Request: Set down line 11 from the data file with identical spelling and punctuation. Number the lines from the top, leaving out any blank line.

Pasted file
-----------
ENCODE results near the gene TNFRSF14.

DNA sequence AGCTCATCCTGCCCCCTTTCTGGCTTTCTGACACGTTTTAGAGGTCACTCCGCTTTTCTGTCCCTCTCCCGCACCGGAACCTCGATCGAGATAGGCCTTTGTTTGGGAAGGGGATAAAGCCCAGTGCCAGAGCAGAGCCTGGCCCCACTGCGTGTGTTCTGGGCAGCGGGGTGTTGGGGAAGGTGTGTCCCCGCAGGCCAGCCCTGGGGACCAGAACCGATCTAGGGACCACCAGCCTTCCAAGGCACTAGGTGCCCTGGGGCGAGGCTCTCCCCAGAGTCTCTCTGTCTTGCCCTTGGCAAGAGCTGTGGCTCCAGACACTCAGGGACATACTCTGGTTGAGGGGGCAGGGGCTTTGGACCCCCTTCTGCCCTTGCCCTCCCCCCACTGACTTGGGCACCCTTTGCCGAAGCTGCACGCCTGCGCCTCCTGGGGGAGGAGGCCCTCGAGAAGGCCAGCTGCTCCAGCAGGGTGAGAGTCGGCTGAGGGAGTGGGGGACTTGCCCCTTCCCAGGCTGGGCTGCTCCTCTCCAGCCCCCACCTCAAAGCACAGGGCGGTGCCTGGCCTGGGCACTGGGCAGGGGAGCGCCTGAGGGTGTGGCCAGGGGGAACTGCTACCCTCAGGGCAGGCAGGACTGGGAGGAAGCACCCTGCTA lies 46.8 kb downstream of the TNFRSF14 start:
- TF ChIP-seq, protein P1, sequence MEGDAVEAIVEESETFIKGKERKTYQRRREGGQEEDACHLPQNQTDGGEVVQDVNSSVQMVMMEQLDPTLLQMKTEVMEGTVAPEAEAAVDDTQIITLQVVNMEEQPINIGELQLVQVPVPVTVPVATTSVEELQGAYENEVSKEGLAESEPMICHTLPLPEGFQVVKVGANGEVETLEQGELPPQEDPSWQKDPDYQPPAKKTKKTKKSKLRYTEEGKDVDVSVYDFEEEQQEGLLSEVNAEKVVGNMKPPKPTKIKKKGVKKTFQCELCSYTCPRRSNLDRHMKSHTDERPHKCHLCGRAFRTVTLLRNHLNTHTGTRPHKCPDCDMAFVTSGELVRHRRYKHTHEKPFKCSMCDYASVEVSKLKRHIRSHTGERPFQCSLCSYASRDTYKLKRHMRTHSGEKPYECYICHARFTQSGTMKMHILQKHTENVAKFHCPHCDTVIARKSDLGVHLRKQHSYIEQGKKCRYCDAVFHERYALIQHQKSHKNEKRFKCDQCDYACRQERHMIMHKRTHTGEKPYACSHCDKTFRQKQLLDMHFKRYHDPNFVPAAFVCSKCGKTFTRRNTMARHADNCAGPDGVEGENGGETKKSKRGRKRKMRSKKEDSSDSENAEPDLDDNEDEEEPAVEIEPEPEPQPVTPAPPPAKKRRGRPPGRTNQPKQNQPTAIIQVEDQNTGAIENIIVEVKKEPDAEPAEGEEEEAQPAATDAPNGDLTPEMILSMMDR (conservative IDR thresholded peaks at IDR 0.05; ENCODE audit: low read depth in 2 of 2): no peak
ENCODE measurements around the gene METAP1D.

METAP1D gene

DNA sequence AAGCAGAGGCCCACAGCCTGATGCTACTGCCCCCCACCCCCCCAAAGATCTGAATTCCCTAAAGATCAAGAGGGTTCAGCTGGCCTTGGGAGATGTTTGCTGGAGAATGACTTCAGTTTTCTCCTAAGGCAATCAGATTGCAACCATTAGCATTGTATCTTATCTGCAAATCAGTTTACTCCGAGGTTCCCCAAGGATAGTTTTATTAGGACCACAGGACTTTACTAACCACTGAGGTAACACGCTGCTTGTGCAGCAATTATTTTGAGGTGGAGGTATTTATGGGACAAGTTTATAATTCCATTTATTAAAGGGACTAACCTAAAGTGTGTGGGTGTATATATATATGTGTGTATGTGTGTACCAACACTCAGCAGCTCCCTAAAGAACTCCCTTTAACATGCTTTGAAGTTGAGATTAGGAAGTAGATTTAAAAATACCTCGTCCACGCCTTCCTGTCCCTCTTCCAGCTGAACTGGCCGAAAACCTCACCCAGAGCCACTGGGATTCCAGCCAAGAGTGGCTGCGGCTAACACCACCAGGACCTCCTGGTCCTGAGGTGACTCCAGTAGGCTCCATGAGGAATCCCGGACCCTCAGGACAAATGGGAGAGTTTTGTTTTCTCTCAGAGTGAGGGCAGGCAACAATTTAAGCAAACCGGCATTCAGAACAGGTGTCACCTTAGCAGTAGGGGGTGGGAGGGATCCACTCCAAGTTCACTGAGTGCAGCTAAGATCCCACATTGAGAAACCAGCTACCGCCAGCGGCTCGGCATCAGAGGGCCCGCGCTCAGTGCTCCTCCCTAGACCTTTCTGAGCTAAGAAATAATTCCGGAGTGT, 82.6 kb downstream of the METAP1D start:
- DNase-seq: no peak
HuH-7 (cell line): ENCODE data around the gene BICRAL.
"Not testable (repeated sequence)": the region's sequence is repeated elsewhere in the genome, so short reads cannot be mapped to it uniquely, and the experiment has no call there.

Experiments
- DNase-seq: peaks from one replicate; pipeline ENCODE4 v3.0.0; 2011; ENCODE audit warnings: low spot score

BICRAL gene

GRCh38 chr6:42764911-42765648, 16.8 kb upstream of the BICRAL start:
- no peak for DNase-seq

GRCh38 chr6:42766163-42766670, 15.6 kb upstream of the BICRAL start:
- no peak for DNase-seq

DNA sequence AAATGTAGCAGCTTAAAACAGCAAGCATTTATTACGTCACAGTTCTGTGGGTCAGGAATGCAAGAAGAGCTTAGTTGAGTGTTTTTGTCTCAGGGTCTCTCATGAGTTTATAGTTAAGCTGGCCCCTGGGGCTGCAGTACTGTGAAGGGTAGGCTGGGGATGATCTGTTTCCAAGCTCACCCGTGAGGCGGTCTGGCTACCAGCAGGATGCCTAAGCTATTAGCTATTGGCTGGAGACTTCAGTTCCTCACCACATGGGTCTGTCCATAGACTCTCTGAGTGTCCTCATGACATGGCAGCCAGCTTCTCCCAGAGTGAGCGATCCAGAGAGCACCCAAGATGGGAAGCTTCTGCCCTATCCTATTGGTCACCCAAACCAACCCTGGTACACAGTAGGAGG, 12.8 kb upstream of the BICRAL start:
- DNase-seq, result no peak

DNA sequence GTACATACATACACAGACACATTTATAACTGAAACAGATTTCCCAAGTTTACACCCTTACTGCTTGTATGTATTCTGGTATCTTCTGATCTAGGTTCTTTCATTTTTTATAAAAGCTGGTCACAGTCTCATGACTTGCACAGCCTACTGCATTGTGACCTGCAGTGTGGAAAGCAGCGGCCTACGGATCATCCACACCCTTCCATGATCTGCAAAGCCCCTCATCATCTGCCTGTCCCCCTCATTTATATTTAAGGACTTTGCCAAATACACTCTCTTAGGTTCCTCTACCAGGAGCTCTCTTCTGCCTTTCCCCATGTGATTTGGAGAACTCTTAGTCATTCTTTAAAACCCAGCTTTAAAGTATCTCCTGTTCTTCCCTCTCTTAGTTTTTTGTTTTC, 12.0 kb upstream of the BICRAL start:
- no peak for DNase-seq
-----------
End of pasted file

- DNase-seq: peaks from one replicate; pipeline ENCODE4 v3.0.0; 2011; ENCODE audit warnings: low spot score